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Is there a way to force classes in Java to have public static final field (through interface or abstract class)? Or at least just a public field?

I need to make sure somehow that a group of classes have

public static final String TYPE = "...";

in them.

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What are you trying to do? You are doing something that use reflection, right? Otherwise you wouldn't have the problem (if the field is referenced with MyClass.field but doesn't exists it won't compile so it's enforced implicitly, or the field is not referenced in which case you don't care) – ewernli Mar 17 '10 at 17:01
You might want to consider a factory or similar. – Tom Hawtin - tackline Mar 17 '10 at 17:13
@Tom Why bother with a mapping Class -> TYPE ? Just use the fully qualified name of the class. – ewernli Mar 17 '10 at 17:45
public fields are bad... if someone depends on them, and one day you change the field, the client code breaks – helpermethod Mar 17 '10 at 18:09
@Helper Client code only copies the values if static final fields are initialised with a compile time constant (as defined by the JLS - essentially primitive and Strings, literals, operators, no methods calls, no nulls). – Tom Hawtin - tackline Mar 17 '10 at 18:26
up vote 7 down vote accepted

No, you can't.

You can only force them to have a non-static getter method, which would return the appropriate value for each subclass:

public abstract String getType();

If you need to map each subclass of something to a value, without the need to instantiate it, you can create a public static Map<Class<?>, String> types; somewhere, populate it statically with all the classes and their types, and obtain the type by calling TypesHolder.types.get(SomeClass.class)

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You can define an interface like this:

interface X {
   public static final String TYPE = "...";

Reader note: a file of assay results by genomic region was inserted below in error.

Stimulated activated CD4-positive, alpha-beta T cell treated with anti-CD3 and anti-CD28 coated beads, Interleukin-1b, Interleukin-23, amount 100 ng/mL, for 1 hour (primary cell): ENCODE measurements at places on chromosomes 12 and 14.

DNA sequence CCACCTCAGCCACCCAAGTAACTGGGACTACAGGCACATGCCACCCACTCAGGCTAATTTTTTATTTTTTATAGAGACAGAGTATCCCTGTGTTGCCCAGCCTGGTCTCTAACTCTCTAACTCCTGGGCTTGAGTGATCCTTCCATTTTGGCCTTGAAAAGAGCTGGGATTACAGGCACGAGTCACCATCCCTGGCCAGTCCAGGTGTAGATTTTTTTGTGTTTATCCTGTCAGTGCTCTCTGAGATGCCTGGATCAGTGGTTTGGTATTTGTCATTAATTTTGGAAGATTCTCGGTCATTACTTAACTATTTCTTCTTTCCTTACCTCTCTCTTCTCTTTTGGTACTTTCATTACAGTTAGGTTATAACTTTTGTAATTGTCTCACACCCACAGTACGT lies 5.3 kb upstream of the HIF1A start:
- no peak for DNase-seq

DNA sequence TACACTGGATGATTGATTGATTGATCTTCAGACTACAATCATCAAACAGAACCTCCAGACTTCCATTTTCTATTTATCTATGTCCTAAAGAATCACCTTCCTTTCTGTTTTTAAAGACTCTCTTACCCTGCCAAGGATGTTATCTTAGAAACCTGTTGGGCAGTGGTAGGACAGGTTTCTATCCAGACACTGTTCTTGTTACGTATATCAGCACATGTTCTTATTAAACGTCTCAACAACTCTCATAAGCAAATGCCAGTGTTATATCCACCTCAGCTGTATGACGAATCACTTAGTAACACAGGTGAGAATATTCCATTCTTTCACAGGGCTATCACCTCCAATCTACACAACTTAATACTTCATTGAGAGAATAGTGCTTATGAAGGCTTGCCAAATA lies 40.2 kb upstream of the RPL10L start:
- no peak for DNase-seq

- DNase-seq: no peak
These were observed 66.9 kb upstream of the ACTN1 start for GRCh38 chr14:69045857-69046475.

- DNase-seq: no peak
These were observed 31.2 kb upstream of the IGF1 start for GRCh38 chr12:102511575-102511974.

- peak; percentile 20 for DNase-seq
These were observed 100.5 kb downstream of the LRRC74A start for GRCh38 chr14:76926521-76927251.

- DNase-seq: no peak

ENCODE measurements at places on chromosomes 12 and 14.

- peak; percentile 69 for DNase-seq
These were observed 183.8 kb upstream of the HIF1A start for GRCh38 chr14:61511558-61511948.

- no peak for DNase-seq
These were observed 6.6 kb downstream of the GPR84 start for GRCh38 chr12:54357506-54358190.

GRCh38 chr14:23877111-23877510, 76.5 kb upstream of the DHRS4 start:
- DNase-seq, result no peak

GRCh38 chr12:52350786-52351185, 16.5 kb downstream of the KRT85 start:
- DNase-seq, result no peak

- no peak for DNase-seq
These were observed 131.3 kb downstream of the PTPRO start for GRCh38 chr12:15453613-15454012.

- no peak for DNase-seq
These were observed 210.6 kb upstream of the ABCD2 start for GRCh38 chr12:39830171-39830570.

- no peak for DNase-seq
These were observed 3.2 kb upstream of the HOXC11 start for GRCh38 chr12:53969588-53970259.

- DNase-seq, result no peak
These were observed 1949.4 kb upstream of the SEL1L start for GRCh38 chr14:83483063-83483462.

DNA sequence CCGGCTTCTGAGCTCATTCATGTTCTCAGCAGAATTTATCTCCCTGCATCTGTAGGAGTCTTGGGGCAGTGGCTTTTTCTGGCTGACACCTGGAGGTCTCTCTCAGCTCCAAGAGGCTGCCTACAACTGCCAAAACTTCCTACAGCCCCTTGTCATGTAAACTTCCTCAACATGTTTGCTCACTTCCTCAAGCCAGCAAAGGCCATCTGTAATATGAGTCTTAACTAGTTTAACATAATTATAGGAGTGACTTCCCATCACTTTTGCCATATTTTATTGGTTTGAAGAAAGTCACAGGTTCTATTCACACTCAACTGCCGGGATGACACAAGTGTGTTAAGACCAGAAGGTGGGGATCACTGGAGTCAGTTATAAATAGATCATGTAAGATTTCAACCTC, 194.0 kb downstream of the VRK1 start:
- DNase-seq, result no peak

and you can make classes implement that interface which will then have that field with the same value declared in the interface. Note that this practice is called the Constant interface anti-pattern.

If you want classes to have different values then you can define a function in the interface like this:

interface X {
   public String getType();

and implementing classes will have to implement the function which can return different values as needed.

Note: This works similarly with abstract classes as well.

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+1: I was about to downvote another answer because I didn't realize the OP wanted to have only the identifier, not the value, be the same. – Pops Mar 17 '10 at 16:53

There is no way to have the compiler enforce this but I would look into creating a custom FindBugs or CheckStyle rule which could check for this.

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I don't think it's possible. But you could make an interface with a getType method

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Or at least just a public field?

That's IMO the usual way to go: In the superclass, require a value in the constructor:

public abstract class MyAbstract {

  private final String type;

  protected MyAbstract(String type) {
    this.type = type;

  public String getType() {
    return type;

This way, all implementations must call that super-constructor - and they don't have to implement getType() each.

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But you can't call getType() statically. – Steve Kuo Mar 18 '10 at 0:25
No, you can't. But that was the second part of his question: " have public static final field... Or at least just a public field?" So I understand the question as: I'd like to do it statically, but if that's not possible, then at least non-statically. – Chris Lercher Mar 18 '10 at 0:46

Implement an interface in your classes and call a method from that interface, like others have suggested.

If you must absolutely have a static field, you could make an unit-test that will go through the classes and checks with Reflection API that every class has that public static final field. Fail the build if that is not the case.

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